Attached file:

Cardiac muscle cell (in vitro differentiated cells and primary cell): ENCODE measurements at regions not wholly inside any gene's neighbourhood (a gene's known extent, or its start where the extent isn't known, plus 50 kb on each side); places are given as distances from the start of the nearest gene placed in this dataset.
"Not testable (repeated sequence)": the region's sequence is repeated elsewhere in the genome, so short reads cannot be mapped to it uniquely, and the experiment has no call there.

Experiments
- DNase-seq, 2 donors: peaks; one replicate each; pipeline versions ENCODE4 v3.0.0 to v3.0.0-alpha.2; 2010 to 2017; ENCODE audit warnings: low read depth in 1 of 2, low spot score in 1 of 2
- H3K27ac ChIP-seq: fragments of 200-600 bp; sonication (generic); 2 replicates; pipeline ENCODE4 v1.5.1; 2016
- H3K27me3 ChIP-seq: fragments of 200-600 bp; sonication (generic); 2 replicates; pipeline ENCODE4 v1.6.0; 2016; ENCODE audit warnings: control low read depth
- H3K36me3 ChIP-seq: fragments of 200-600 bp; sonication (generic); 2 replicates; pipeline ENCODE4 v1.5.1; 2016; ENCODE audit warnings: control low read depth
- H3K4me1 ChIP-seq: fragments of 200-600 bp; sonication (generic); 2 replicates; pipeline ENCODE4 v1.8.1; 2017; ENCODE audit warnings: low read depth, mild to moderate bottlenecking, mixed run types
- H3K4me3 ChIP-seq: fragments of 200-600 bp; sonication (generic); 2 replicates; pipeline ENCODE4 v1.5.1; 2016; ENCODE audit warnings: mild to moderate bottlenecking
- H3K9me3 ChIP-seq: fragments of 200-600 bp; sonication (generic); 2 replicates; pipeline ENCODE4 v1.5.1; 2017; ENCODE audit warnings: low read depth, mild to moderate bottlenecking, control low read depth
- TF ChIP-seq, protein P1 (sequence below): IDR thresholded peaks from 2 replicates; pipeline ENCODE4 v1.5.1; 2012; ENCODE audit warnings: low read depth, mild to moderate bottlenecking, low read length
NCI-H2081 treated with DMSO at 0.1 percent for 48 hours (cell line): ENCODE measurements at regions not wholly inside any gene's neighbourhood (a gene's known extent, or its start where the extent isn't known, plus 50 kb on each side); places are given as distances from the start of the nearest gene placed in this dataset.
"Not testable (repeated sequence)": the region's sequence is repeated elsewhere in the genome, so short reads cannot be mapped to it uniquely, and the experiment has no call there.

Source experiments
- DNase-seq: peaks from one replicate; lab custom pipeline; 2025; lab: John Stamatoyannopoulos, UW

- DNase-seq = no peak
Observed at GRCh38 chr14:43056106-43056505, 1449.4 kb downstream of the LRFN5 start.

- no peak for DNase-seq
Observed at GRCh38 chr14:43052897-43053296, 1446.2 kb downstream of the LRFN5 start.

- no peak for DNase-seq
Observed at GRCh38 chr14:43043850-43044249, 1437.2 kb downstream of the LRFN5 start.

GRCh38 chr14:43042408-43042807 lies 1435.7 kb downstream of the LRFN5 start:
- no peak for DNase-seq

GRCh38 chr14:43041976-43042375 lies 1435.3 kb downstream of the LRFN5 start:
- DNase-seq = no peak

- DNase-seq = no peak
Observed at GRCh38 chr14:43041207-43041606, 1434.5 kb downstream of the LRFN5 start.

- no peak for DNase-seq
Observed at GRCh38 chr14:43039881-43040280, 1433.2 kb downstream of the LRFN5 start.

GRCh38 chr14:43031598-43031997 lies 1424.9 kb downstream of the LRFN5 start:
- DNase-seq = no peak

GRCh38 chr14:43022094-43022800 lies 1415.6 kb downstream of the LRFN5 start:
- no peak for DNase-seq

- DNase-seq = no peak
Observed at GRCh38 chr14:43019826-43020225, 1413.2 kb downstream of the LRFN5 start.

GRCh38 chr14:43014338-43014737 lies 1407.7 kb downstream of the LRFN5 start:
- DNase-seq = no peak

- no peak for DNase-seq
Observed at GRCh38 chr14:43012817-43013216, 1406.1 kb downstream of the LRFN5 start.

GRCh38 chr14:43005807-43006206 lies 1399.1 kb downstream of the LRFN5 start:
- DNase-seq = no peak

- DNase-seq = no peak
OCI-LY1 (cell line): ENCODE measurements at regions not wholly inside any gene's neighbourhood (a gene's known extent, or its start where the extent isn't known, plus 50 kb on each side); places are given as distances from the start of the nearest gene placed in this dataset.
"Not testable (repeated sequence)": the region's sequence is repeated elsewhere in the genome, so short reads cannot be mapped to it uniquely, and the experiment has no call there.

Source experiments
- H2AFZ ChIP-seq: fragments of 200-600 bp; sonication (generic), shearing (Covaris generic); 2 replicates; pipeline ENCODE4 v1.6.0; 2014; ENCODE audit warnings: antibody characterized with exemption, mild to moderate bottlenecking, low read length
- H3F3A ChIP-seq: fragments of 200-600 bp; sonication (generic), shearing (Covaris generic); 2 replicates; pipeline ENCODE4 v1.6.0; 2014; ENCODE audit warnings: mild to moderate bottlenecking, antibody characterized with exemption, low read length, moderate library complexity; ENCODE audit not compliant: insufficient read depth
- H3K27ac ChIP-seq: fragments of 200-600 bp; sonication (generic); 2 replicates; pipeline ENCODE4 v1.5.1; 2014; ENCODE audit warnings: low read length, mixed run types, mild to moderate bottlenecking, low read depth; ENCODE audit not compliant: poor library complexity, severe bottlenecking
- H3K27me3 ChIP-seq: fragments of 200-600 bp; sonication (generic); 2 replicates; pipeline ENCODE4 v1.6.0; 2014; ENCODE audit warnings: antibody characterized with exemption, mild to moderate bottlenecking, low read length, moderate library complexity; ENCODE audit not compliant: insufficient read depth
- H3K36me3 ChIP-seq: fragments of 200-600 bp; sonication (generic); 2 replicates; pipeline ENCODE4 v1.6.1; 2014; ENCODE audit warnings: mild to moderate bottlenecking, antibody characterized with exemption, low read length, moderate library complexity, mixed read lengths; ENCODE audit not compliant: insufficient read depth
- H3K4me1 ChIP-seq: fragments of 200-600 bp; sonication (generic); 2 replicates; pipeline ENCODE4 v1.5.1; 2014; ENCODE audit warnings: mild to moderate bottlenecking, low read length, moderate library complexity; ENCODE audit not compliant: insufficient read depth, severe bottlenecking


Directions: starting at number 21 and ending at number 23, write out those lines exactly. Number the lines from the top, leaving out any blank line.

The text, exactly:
Observed at GRCh38 chr14:43043850-43044249, 1437.2 kb downstream of the LRFN5 start.

GRCh38 chr14:43042408-43042807 lies 1435.7 kb downstream of the LRFN5 start:
- no peak for DNase-seq